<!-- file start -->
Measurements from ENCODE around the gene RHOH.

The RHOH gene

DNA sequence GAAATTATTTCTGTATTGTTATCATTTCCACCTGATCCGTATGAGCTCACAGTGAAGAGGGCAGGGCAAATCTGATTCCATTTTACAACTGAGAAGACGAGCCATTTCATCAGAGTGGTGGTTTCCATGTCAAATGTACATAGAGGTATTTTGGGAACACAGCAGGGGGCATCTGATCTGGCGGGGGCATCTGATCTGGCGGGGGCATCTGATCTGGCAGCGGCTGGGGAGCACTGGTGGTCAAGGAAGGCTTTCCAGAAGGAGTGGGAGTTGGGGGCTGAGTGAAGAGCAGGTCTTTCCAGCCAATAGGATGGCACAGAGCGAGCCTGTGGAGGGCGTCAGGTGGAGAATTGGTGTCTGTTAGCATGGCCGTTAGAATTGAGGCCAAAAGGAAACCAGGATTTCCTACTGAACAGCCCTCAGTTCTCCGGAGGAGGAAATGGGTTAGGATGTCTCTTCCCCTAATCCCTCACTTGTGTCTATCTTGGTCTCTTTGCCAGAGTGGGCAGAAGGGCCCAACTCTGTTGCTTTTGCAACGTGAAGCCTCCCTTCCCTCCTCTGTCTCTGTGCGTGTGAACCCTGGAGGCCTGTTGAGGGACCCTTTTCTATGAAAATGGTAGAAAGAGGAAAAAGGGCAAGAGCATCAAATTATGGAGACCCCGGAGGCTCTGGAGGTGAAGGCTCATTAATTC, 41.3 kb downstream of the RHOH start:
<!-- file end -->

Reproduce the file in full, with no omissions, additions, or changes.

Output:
Measurements from ENCODE around the gene RHOH.

The RHOH gene

DNA sequence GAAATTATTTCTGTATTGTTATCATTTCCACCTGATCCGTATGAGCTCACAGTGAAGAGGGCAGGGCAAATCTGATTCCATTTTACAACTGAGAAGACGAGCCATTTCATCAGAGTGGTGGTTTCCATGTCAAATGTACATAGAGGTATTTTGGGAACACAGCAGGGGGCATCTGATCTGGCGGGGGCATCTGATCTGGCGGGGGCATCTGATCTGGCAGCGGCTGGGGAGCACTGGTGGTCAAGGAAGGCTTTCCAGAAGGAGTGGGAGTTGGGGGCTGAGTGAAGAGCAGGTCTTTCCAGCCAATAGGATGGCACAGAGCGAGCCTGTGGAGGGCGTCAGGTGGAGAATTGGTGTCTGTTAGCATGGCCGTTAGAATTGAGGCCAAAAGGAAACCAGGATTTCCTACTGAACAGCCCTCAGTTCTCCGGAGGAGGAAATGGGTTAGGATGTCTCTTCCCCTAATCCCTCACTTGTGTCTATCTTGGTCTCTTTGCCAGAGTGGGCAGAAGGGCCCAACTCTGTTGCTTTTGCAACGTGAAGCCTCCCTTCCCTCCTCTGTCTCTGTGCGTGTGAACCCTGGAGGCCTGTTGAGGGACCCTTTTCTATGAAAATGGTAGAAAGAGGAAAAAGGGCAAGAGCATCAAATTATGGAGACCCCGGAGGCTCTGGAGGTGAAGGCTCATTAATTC, 41.3 kb downstream of the RHOH start: